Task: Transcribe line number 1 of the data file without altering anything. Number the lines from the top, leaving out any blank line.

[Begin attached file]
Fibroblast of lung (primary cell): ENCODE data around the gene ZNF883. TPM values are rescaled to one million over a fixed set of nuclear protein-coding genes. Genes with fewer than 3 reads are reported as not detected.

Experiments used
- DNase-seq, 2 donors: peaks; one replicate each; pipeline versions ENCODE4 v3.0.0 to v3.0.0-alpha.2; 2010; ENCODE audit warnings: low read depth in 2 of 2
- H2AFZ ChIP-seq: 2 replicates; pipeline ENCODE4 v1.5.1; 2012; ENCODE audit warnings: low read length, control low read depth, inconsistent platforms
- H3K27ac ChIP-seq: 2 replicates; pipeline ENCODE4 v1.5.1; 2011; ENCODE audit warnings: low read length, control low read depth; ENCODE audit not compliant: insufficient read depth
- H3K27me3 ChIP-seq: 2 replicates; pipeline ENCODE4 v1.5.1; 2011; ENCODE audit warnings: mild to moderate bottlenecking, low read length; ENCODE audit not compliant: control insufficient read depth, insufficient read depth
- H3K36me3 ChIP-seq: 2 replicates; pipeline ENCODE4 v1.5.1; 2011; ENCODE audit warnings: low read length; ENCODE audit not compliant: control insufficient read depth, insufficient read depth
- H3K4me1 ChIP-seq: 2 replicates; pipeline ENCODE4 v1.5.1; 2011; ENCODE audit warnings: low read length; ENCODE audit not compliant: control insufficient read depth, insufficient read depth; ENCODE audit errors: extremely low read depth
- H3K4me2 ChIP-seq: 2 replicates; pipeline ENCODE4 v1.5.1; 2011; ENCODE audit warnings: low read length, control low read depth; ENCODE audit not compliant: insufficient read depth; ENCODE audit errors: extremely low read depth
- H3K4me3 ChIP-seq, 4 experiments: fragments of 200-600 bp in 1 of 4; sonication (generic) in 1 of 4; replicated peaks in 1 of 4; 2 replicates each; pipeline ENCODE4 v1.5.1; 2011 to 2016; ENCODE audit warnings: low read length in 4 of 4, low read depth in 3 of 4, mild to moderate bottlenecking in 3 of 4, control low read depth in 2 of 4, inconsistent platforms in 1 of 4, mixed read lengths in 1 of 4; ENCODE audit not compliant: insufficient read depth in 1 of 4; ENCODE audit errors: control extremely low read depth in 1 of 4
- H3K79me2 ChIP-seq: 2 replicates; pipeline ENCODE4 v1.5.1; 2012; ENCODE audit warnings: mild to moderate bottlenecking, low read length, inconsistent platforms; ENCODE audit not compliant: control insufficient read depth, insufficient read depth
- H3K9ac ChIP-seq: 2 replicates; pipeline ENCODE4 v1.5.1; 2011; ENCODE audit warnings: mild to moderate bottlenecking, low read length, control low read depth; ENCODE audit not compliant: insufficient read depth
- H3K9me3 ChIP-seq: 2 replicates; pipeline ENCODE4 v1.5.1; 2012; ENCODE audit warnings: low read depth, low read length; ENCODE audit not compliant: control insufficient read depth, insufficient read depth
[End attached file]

Fibroblast of lung (primary cell): ENCODE data around the gene ZNF883. TPM values are rescaled to one million over a fixed set of nuclear protein-coding genes. Genes with fewer than 3 reads are reported as not detected.